Abstract

High concentrations of caesium occur in the New Red Sandstone of Devon, England. Values are most abundant in breccias at the base of the Permian and decrease upwards through the sandstones and marls. Caesium resides in the clay fraction (<2 μm) where it reaches 468 ppm in Watcombe breccia, 146 ppm in Exmouth mudstone and 35 ppm in Triassic Otter sandstone. Credition Trough values attain 108 ppm in the Cadbury breccia.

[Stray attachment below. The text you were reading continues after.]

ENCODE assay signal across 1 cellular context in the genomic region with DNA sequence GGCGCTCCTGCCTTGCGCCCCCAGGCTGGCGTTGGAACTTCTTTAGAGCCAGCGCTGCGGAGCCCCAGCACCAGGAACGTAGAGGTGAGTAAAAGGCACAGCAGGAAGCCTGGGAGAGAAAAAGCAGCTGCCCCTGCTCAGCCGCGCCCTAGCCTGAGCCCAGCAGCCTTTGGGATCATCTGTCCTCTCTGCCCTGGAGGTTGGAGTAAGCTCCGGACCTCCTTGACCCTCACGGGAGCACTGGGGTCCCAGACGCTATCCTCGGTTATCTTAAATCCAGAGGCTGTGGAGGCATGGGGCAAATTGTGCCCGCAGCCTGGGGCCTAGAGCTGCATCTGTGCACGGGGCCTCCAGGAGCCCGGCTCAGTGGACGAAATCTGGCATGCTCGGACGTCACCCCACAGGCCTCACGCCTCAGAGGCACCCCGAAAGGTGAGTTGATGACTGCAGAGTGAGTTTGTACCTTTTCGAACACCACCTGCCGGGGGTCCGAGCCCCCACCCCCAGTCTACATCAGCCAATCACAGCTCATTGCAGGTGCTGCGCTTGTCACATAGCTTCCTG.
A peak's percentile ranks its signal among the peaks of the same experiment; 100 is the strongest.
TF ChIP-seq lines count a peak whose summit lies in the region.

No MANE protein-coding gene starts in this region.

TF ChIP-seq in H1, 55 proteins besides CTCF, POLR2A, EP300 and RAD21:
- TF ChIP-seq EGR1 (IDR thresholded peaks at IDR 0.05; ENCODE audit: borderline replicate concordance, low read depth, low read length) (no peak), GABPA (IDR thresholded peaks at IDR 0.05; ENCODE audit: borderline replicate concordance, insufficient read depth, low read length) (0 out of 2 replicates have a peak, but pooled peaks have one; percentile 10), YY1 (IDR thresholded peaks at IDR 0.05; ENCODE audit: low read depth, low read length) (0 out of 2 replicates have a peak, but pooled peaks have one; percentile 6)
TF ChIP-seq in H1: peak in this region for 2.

Extensive volcanic activity on the south eastern edge of the Cornubian Massif provided a supply of Cs. Due to its low ionic potential, this alkali was concentrated at source under extreme weathering in the hydrolysate fraction of red bed sediments. The source area was largely exhausted by late Permian, reflected by a reduction in Cs content of New Red Sandstone detritus.

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